- Coal prices have nearly tripled in 2021, with analysts pointing to a confluence of factors.
- It's fueling an energy crisis in China and threatening the supply chains of companies like Apple and Tesla.
- The Chinese government has begun to slash power use in certain sectors, including the stainless steel and ceramics industries.
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Coal futures contracts have surged 31% in September and over 190% so far this year, driven by voracious demand and restricted supply. That has precipitated an electricity crisis in China, which gets around 70% of its power from coal sources.
Analysts have pointed to a confluence of factors to explain soaring coal prices. Chief among them is that Chinese coal production growth has lagged at just 6% so far this year, compared to a 14% rise in coal-fired power output over the same period, according to Reuters. That's come as Beijing has targeted steep carbon emission reductions.
In addition, while China could simply tap its 30% of non-coal energy sources, renewables like hydroelectric power have faltered in recent weeks due to one-off weather events.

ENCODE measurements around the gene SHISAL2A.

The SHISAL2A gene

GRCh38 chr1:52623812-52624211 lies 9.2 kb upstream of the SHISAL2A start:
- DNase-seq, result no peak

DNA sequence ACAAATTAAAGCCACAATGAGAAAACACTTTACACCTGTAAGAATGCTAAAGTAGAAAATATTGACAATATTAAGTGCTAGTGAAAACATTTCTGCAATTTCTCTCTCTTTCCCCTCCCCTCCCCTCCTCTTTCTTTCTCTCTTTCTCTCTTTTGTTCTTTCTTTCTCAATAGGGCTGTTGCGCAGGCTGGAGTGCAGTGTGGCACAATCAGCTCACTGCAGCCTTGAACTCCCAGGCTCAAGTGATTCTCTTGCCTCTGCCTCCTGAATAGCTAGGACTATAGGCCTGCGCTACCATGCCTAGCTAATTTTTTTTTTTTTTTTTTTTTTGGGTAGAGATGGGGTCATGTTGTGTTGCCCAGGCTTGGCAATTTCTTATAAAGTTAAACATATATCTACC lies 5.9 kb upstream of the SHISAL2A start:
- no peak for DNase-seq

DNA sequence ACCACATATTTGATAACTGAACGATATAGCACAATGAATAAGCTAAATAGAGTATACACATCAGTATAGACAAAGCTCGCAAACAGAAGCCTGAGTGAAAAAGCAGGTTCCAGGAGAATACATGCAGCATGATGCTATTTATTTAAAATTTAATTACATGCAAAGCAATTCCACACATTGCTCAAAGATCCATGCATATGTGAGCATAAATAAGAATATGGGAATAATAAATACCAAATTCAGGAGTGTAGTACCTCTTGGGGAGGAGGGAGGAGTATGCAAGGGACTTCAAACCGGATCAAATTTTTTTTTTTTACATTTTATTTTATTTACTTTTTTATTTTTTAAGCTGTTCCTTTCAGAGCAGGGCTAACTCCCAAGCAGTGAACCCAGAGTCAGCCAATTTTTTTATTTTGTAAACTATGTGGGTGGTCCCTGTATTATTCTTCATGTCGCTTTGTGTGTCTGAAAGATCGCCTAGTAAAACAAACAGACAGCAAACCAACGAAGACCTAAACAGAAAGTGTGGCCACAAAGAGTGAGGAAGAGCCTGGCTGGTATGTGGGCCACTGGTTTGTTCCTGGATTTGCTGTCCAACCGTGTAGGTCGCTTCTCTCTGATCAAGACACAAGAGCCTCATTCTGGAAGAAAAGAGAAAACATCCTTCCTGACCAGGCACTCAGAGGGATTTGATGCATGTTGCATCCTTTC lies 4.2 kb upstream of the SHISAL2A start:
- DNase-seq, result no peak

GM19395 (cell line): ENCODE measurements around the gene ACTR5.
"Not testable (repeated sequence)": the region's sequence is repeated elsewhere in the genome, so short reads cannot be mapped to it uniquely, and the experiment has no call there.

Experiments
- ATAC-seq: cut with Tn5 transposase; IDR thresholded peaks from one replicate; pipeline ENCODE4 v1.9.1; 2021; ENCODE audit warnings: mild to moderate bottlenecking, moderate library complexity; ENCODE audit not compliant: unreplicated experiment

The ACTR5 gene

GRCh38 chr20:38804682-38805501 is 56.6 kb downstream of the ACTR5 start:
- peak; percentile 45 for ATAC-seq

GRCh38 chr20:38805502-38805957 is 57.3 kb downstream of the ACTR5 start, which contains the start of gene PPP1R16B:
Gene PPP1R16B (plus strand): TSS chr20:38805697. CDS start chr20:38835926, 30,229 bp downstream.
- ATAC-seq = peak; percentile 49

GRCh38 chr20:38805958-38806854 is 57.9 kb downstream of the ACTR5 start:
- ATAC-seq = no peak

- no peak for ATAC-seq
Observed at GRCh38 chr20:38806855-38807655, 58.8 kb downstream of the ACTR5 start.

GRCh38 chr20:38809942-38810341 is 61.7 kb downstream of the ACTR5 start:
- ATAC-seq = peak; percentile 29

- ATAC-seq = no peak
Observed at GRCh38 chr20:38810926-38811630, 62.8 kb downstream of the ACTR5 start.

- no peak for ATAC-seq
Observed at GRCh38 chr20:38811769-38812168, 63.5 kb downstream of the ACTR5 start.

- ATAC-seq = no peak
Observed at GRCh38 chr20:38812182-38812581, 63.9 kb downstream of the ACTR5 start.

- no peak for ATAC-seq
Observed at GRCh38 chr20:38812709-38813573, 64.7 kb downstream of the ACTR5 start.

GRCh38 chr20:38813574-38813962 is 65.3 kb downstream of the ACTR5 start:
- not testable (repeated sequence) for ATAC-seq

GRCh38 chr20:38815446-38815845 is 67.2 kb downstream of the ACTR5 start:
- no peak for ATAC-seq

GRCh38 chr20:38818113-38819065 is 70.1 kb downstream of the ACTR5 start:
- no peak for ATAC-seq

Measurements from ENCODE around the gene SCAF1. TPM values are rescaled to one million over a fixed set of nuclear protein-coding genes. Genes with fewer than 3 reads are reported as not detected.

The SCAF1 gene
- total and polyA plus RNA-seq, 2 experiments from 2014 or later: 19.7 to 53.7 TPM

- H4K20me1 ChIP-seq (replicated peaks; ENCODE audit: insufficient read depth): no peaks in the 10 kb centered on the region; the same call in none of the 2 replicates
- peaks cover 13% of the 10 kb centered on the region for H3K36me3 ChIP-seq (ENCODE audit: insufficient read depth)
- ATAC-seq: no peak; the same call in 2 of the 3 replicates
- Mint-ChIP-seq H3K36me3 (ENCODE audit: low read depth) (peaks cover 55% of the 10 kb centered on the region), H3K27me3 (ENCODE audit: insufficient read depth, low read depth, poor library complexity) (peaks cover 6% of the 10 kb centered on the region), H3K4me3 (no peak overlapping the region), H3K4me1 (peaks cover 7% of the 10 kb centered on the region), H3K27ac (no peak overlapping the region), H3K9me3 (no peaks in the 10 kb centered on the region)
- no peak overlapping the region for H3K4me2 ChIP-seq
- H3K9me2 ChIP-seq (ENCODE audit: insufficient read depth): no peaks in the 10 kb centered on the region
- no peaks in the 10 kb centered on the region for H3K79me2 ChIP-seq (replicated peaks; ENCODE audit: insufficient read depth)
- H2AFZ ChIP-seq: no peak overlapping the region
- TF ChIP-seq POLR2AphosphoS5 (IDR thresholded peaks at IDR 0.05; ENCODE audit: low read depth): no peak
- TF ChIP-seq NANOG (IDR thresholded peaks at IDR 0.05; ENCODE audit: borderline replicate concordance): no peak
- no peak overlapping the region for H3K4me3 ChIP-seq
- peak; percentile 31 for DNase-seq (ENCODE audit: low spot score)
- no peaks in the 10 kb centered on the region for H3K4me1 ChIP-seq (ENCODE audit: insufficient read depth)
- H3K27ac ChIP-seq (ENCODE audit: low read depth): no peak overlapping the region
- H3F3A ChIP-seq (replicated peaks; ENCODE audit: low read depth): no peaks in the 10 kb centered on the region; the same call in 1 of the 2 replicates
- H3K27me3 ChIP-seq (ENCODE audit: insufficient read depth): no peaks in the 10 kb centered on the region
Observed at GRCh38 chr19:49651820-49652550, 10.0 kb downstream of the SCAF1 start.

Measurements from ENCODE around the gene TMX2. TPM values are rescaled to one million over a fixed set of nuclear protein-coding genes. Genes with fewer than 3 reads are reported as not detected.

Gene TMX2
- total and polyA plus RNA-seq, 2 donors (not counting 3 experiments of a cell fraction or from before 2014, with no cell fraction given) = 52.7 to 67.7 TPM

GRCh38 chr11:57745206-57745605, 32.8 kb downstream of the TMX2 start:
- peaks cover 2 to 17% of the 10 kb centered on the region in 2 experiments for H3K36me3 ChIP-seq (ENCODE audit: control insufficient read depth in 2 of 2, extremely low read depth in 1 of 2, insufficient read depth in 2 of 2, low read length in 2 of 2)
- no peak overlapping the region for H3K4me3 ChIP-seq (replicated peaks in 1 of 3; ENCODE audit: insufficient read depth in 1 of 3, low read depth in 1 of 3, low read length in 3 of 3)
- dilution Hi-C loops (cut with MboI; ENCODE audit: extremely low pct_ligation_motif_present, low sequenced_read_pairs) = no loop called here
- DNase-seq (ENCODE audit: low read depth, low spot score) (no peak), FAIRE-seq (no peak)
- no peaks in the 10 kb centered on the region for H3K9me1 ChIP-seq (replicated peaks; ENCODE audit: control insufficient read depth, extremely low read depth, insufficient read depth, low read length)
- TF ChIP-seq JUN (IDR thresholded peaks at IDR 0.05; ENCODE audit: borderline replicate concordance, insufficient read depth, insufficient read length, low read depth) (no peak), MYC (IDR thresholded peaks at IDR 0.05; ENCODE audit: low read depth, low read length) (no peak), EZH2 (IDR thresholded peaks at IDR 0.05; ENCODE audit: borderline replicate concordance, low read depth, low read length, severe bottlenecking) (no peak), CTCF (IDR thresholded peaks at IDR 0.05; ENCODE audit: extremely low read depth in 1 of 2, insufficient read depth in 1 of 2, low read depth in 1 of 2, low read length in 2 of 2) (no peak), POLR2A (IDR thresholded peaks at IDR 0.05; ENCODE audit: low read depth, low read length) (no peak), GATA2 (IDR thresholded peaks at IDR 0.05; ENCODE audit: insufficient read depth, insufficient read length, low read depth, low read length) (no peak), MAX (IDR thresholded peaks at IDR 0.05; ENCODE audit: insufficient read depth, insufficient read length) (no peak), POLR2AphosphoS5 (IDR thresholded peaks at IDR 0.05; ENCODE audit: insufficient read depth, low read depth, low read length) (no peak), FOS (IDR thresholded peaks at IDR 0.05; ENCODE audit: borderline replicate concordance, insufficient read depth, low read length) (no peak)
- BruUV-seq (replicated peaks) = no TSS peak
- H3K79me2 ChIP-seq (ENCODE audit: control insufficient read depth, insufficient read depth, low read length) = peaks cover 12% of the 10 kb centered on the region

Meanwhile, municipalities have been hoarding coal ahead of an often-harsh winter season. And importing coal has become political, after Beijing blocked Australian coal imports for demanding an investigation into the origins of COVID-19. Strict border controls in China make the problem worse.
Longer term, expectations that green-energy sources will displace coal have limited investment in new mines, meaning little spare capacity exists to make up for shortfalls in production elsewhere.
"The result has been a severe depletion of coal inventories which has contributed to low stocks at many power plants and upward pressure on coal prices," wrote Reuters analyst John Kemp on Tuesday.
Amid the soaring coal prices, the Chinese government has begun to slash power use in certain sectors, including the stainless steel and ceramics industries. At least 20 regions have announced some degree of power curb, according to Chinese-language industry publication BJX Power.
The crisis has begun to spill into the operations of US companies that make goods in China, including Apple and Tesla. A key Apple manufacturer said on Monday that its factories were being hit by the mandatory power curbs, according to Bloomberg, while Tesla suppliers were reporting similar impacts.
The state has usually preferred to cut industrial electricity use before it begins barging into consumers' lives. Fixed prices for electricity leave power plants with little incentive to boost output. But some voices are now advocating raising electricity prices to combat the shortfall.
"It should be clear that electricity is a type of commodity," Wang Gaofeng, a writer at a Chinese energy magazine, wrote on WeChat in Mandarin. "Having ups and downs is a market law, and a thousand years without movement is not normal!"